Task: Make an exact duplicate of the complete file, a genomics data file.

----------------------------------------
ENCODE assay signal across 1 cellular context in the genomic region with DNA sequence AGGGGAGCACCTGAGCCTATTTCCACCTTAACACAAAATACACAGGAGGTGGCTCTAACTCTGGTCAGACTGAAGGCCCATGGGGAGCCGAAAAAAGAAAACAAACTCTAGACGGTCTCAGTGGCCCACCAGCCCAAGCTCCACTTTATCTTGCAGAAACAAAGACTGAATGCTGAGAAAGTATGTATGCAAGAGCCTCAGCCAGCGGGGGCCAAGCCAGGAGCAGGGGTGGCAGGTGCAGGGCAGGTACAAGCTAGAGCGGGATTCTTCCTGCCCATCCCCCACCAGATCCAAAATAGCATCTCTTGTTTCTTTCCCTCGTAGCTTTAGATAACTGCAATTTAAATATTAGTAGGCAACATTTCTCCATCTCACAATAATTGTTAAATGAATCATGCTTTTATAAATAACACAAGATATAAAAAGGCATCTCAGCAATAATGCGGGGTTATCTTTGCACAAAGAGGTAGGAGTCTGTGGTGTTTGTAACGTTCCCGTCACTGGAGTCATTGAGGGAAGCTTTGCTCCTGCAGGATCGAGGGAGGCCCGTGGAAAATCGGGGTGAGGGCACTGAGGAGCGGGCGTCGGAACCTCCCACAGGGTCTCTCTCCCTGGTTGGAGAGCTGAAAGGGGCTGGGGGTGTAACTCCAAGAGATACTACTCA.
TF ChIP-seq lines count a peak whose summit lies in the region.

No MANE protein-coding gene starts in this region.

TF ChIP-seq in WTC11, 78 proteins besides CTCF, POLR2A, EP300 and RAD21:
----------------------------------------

ENCODE assay signal across 1 cellular context in the genomic region with DNA sequence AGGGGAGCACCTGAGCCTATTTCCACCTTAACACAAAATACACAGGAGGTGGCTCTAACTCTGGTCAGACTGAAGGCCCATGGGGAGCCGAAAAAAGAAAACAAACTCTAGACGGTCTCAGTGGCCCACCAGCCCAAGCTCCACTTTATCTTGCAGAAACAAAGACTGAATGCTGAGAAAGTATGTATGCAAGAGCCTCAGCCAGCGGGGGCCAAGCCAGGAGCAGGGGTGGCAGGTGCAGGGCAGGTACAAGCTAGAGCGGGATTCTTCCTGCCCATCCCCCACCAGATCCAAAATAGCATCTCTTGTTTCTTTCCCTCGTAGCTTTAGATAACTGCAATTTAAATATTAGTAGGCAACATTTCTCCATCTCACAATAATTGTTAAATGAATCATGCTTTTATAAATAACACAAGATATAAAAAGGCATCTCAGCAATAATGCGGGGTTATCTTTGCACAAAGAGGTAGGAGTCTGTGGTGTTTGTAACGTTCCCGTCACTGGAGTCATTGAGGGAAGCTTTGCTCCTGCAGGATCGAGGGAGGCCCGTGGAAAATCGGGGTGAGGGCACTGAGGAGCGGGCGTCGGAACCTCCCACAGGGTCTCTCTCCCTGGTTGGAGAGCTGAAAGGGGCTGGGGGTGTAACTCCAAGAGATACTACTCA.
TF ChIP-seq lines count a peak whose summit lies in the region.

No MANE protein-coding gene starts in this region.

TF ChIP-seq in WTC11, 78 proteins besides CTCF, POLR2A, EP300 and RAD21: